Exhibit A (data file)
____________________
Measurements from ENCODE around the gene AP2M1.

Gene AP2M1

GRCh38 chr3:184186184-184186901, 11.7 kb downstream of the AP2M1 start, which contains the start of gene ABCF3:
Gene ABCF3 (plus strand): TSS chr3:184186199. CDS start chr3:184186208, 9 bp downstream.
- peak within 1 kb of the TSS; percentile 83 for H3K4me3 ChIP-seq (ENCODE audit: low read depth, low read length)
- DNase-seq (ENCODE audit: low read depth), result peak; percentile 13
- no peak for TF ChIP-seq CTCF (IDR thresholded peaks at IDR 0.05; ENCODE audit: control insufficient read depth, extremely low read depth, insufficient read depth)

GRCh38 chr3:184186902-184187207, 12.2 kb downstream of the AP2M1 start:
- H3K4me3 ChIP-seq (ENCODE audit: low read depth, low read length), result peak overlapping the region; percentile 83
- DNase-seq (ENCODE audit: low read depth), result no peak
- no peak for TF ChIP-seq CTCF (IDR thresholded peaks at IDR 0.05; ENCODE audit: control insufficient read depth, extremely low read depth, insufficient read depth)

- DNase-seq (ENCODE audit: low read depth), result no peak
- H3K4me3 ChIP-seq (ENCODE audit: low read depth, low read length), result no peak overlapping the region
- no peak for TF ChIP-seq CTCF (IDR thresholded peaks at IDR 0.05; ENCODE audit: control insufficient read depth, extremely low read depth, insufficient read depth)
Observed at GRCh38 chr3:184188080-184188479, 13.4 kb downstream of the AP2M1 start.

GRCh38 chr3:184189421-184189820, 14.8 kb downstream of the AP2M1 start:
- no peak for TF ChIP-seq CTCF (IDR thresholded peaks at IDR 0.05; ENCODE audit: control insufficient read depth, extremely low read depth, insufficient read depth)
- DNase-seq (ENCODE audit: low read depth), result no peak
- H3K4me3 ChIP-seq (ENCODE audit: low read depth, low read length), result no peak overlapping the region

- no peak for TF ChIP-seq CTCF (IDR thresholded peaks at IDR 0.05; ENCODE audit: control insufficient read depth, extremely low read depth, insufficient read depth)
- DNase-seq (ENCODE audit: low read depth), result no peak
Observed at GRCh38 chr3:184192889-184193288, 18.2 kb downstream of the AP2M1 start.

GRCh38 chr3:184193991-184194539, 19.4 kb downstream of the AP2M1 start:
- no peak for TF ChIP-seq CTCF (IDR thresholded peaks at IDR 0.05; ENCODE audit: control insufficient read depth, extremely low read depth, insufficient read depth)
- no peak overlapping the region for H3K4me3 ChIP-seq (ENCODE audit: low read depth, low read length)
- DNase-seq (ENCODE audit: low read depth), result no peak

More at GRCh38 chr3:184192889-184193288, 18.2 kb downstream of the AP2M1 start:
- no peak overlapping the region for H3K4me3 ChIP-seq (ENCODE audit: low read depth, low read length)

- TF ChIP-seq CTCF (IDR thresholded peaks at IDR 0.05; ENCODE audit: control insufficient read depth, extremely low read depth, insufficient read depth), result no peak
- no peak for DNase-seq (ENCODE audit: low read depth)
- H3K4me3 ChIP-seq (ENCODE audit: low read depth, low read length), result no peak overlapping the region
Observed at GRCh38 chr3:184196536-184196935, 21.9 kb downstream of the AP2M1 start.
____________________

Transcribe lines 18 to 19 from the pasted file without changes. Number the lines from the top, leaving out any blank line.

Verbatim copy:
- DNase-seq (ENCODE audit: low read depth), result no peak
- H3K4me3 ChIP-seq (ENCODE audit: low read depth, low read length), result no peak overlapping the region